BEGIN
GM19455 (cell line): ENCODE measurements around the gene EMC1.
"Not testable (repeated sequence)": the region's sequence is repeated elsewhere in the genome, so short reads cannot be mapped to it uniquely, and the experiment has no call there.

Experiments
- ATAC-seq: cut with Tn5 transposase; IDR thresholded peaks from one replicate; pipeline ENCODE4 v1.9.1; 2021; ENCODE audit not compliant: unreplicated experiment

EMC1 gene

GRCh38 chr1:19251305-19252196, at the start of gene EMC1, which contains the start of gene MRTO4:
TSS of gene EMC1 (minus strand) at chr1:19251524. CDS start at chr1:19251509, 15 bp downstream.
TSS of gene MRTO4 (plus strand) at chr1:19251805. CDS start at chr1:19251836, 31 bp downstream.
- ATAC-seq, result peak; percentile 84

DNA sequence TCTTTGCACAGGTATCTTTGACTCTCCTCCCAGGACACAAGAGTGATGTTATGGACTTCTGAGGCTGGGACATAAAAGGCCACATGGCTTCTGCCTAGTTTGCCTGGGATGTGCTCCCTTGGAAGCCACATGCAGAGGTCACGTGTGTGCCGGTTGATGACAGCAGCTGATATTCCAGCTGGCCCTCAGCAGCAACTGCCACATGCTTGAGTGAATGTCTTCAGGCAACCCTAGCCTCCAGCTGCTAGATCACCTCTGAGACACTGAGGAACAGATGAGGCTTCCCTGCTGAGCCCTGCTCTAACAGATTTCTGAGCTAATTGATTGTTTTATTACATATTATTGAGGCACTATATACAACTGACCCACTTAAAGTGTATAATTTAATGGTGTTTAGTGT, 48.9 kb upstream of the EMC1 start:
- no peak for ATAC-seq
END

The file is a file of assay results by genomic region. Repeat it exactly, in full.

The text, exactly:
GM19455 (cell line): ENCODE measurements around the gene EMC1.
"Not testable (repeated sequence)": the region's sequence is repeated elsewhere in the genome, so short reads cannot be mapped to it uniquely, and the experiment has no call there.

Experiments
- ATAC-seq: cut with Tn5 transposase; IDR thresholded peaks from one replicate; pipeline ENCODE4 v1.9.1; 2021; ENCODE audit not compliant: unreplicated experiment

EMC1 gene

GRCh38 chr1:19251305-19252196, at the start of gene EMC1, which contains the start of gene MRTO4:
TSS of gene EMC1 (minus strand) at chr1:19251524. CDS start at chr1:19251509, 15 bp downstream.
TSS of gene MRTO4 (plus strand) at chr1:19251805. CDS start at chr1:19251836, 31 bp downstream.
- ATAC-seq, result peak; percentile 84

DNA sequence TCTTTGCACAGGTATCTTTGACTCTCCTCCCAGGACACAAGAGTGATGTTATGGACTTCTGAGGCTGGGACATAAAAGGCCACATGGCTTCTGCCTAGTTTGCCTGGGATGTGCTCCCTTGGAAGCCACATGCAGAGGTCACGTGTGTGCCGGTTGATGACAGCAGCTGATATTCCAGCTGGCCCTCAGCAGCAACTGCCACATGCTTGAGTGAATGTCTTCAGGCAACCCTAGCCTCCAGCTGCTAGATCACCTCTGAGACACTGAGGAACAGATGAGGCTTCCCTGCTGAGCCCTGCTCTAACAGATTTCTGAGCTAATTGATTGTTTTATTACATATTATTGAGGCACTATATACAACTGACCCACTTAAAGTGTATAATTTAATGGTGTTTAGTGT, 48.9 kb upstream of the EMC1 start:
- no peak for ATAC-seq